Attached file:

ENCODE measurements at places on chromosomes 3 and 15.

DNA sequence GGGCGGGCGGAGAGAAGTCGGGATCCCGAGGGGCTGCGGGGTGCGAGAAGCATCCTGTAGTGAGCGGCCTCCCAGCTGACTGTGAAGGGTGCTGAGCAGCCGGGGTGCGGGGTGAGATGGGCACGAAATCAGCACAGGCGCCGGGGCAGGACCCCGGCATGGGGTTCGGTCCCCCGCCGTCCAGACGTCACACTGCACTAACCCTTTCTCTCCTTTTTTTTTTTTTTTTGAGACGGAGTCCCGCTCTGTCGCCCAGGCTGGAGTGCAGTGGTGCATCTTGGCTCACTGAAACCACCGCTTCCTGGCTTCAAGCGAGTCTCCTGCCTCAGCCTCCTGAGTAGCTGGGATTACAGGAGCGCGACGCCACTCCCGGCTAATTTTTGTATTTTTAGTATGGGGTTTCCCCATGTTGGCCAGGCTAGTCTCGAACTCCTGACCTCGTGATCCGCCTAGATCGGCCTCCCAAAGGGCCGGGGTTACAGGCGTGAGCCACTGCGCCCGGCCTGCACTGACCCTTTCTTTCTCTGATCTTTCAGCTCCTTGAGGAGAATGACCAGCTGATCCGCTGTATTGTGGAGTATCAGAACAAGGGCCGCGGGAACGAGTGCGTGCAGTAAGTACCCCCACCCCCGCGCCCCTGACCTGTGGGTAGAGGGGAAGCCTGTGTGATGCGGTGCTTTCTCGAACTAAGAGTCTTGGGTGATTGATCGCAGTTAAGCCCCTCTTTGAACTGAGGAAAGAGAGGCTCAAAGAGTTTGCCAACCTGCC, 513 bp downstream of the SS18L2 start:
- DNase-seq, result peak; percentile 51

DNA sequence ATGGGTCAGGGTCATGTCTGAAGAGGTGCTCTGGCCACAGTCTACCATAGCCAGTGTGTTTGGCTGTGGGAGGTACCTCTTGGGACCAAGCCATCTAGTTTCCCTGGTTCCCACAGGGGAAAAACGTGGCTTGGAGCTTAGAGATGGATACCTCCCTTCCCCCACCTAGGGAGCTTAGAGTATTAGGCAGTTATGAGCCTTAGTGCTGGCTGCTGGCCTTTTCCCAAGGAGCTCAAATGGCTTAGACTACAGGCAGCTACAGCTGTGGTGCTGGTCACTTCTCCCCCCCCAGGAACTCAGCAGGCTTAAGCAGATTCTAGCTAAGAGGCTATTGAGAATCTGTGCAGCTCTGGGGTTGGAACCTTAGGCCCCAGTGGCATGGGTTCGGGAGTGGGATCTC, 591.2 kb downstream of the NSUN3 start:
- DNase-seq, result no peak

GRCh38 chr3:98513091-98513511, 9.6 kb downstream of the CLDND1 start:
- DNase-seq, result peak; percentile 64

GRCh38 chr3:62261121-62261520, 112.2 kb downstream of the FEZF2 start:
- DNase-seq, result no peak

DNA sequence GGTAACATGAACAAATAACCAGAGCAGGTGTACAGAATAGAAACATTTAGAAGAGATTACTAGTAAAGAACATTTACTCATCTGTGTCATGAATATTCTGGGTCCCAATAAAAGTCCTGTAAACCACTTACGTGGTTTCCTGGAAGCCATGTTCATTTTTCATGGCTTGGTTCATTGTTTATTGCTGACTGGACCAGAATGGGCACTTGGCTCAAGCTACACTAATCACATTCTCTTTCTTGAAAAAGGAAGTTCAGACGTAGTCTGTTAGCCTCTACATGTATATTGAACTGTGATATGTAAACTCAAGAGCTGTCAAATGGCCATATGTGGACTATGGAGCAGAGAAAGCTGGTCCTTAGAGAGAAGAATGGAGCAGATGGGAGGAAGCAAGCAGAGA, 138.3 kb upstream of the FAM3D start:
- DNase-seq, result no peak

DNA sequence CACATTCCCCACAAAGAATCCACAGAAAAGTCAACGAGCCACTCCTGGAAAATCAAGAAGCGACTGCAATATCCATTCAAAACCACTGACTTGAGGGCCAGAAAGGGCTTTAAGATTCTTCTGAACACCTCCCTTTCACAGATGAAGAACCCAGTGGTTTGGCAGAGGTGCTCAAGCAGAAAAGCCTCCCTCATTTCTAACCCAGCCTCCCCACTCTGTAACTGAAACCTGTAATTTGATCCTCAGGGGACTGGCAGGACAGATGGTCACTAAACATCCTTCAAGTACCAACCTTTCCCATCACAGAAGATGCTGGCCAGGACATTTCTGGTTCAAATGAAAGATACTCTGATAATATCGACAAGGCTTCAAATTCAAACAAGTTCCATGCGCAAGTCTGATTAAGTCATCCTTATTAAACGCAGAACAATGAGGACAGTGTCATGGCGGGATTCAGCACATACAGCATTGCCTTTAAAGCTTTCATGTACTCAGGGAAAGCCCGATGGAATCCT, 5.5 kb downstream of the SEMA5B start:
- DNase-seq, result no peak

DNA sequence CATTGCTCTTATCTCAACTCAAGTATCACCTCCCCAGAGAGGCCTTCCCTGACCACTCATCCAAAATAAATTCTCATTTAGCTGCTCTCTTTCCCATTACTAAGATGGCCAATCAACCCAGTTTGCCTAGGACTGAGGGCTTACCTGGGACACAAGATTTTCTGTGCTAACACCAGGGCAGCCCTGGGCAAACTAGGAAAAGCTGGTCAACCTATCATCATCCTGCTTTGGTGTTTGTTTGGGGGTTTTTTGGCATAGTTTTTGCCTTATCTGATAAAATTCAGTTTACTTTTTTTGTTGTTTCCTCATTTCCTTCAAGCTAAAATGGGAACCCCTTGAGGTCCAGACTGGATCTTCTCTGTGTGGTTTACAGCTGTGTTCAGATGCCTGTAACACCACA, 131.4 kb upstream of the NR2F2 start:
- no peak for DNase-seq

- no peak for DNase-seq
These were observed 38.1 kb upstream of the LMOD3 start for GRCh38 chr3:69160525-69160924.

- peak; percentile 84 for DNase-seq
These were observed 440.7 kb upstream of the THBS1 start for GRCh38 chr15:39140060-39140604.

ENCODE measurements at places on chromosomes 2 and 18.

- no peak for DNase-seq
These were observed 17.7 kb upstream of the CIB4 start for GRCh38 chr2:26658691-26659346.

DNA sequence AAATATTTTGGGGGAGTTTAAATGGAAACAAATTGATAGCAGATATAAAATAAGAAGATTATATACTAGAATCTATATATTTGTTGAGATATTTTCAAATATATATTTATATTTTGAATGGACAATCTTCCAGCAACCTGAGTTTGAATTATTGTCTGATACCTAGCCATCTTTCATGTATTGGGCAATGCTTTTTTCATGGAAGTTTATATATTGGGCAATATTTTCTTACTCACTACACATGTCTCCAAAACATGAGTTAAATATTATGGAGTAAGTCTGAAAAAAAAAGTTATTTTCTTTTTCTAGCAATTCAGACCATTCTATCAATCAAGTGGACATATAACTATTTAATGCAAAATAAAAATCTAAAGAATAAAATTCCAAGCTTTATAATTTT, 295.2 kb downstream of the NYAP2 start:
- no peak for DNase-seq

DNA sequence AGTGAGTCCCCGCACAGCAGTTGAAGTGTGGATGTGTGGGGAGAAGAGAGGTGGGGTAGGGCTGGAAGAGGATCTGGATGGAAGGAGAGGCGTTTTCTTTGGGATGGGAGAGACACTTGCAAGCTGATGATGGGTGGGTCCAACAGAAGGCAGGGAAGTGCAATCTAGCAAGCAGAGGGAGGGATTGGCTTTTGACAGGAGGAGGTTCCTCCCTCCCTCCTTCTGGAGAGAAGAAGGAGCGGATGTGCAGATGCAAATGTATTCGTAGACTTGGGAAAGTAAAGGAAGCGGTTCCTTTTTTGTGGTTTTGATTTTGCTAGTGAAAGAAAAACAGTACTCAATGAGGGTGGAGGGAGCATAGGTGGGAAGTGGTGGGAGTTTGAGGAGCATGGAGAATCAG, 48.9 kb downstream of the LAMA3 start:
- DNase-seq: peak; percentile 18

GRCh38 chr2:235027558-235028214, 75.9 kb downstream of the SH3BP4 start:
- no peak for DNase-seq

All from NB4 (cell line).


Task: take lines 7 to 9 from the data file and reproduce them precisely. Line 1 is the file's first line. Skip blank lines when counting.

- DNase-seq, result peak; percentile 64

GRCh38 chr3:62261121-62261520, 112.2 kb downstream of the FEZF2 start:
- DNase-seq, result no peak